This afternoon we transplanted the arrowroot from the front garden (where we have something else planned). I couldn’t find much info on how it would cope with being transplanted in the middle of it’s growing season, but I really wanted it moved now, so we’re taking the risk. We’ve dug it out in very large clumps, so I hope most of it survives
We’ve moved it to the side of the chook pen, where it will give them some welcome shade in summer. They free range during the day, but are locked in at night, and until we get up to let them out in the morning, which is not as early as they would like!
There is rather a lot of it! All this grew from my two tiny tubers about three years ago. It’s definitely prolific! So long as even some of it survives, we’ll have plenty of shade here in the future. I’ll try to remember to post to report on it’s survival in a few weeks. We have surrounded it with some shade cloth to protect it from the chooks digging it out before it is established. I’m hoping it can survive them after that.
Not many posts lately. What can I say? I’ve been busy. DD’s homeschooling report is finally sent, it’s NaNo this month (I’m currently at 12282 words), and I’ve been busy gardening.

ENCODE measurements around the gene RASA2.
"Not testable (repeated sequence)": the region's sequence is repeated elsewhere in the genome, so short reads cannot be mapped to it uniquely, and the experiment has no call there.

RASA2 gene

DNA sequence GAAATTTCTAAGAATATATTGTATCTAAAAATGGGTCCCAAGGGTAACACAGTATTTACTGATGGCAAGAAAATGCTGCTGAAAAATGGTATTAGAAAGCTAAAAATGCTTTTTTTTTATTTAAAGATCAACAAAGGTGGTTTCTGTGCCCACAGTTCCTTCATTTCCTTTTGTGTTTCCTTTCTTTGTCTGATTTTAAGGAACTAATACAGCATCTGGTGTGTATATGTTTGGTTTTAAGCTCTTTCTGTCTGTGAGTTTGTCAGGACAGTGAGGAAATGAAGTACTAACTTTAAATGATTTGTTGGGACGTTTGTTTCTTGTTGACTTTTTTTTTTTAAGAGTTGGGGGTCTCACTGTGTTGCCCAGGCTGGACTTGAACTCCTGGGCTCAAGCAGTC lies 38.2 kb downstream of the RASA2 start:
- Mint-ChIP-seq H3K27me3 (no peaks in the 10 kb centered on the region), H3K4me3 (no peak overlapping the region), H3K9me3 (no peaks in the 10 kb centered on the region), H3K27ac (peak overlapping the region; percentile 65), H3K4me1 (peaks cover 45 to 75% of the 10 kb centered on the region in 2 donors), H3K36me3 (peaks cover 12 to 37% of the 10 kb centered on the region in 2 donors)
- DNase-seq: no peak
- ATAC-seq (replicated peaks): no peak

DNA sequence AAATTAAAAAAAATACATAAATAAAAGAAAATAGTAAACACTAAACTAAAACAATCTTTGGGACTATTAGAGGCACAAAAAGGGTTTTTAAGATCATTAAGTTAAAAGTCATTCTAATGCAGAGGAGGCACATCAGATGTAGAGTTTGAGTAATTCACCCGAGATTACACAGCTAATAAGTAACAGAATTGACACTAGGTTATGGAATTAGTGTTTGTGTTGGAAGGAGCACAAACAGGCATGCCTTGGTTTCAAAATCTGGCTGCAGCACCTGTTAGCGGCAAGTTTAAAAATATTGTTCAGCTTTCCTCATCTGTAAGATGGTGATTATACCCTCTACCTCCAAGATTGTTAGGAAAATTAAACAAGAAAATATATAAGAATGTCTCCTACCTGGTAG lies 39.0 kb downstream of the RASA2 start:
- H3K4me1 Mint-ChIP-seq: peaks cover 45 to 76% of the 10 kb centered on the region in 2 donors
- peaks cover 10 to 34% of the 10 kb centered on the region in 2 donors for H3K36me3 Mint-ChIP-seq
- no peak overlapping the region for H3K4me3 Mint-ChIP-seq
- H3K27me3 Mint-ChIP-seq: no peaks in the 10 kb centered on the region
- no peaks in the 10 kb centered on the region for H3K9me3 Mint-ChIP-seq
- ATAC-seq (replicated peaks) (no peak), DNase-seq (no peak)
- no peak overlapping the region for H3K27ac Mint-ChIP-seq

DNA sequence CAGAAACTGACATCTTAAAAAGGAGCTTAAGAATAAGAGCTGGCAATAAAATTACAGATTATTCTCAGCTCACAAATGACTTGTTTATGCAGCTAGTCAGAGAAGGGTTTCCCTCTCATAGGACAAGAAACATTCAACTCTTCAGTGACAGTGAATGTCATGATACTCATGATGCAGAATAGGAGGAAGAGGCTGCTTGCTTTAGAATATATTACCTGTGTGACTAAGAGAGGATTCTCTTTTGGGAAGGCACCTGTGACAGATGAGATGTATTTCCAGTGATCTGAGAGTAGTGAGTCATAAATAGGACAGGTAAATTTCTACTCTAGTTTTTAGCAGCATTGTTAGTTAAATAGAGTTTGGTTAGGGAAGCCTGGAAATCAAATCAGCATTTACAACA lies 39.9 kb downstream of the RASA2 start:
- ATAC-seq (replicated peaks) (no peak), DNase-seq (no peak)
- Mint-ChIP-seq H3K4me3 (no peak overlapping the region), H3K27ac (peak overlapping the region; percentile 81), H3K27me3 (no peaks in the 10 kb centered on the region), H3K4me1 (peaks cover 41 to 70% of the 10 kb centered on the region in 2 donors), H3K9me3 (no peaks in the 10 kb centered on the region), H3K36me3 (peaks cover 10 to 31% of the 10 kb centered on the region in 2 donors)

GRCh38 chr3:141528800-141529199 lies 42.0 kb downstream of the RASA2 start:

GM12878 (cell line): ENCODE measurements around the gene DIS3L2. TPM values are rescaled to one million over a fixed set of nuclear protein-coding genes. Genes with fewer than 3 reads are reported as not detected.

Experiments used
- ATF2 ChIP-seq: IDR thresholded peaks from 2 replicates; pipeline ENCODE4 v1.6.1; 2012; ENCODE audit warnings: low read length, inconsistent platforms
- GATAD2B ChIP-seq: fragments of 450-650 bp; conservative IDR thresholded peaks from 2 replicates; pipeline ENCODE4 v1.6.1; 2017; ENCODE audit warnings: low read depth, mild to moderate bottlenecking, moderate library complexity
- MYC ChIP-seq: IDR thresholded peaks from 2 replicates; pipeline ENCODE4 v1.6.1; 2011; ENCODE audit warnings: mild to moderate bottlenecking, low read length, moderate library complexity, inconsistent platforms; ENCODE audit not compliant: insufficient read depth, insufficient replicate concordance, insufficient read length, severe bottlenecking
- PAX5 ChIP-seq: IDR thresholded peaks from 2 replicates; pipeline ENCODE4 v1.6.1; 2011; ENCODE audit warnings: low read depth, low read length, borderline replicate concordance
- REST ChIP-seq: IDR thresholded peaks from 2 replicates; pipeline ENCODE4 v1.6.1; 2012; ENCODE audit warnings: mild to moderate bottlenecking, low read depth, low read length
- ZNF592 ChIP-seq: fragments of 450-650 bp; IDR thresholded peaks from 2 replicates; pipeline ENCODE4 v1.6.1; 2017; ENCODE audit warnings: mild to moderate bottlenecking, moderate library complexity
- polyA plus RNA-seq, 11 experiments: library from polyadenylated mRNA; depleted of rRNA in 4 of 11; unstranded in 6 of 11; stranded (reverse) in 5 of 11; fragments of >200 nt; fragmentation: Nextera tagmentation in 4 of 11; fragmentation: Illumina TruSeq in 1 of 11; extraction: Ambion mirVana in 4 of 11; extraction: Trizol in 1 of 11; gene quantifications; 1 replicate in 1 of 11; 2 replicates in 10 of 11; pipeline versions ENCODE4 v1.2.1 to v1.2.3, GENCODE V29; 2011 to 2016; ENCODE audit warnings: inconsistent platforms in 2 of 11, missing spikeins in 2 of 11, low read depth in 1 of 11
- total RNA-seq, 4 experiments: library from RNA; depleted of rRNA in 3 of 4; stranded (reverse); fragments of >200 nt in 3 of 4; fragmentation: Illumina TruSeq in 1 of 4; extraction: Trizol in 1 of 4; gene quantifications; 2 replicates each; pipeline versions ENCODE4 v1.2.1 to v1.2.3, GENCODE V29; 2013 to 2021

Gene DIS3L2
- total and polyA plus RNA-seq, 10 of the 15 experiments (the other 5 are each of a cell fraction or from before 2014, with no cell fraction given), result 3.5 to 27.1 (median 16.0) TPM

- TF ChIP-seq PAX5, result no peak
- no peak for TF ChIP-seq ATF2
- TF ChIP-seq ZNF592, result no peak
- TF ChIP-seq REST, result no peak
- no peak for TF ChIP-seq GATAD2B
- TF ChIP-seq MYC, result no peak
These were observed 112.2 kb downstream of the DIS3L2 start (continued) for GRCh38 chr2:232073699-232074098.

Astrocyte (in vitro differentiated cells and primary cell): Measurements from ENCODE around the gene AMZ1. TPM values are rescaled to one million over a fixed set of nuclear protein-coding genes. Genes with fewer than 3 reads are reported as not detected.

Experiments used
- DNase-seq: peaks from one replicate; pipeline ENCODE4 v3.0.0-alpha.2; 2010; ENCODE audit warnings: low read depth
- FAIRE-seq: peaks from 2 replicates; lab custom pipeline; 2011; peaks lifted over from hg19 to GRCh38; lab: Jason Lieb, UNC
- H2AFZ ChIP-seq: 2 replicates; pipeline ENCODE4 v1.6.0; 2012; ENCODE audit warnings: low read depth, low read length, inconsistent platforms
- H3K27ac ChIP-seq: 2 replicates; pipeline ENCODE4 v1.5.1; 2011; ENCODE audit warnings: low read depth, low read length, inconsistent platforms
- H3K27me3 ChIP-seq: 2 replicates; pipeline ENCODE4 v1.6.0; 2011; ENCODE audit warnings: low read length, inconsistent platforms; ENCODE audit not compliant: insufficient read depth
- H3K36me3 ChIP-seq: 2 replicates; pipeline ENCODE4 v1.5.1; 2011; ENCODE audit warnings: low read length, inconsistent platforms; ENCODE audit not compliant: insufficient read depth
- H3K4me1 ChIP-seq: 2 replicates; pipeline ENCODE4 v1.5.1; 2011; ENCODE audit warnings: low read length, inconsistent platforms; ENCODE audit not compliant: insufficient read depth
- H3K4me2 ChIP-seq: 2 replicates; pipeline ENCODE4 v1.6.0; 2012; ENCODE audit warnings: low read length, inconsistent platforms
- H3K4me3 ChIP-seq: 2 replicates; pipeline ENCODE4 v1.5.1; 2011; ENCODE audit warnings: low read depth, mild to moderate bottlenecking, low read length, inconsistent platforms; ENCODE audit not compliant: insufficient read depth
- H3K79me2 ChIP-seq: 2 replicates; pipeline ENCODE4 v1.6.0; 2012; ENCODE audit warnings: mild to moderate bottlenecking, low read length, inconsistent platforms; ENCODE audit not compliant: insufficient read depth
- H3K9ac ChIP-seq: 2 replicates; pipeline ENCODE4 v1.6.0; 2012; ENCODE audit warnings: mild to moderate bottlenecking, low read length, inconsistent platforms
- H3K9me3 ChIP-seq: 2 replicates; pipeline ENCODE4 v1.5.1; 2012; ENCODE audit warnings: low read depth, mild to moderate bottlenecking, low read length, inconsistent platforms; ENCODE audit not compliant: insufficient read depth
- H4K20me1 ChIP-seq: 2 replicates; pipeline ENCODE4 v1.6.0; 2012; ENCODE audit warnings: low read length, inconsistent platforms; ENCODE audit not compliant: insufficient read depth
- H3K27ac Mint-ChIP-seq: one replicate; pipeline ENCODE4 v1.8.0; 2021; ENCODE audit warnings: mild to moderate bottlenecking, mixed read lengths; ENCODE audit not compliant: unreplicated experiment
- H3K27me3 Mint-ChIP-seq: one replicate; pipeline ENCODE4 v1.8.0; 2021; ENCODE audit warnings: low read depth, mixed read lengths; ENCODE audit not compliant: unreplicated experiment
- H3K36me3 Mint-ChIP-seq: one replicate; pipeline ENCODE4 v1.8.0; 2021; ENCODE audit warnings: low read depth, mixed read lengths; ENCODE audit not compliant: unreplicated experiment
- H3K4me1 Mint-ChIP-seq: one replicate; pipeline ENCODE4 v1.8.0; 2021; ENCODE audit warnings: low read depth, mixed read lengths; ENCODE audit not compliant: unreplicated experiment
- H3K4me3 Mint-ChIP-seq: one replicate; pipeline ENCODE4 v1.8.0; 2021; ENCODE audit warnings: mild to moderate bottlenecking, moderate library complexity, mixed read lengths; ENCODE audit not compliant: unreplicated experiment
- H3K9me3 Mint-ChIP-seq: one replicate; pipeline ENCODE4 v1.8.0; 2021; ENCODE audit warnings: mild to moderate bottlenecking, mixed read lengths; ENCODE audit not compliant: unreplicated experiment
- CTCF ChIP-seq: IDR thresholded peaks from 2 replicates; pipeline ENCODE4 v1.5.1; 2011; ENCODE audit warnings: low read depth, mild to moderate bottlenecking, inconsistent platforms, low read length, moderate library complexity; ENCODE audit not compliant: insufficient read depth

Here is how the wicking beds are going. I’m SO impressed with them, and really really happy. These beds have been growing for only ONE MONTH! The bed on the right wasn’t even filled on the 8th of October, and today is the 11th of November.
In the left bed are beans (at the back), peas (in the middle), and corn (on this end).
The peas (the first thing I planted in this bed), are covered in pods.
We picked the first ones today.
Here is the other bed with it’s cover off. The cover is some uv protected netting that I scored from my parents. It’s the perfect size to cover this bed and keep the 28 spot ladybirds off my potatoes, and the cabbage moths off my broccoli! The strawberries up this end of the bed were transplanted from the front beds. The silverbeet was too. When transplanted a month ago, it was about 4 inches high.
Also in this bed are carrots, planted from seed.
Silverbeet/rainbow chard, planted from seed.
Broccoli, planted from seed.
Kale, planted from seed, and being a little overshadowed by the potatoes.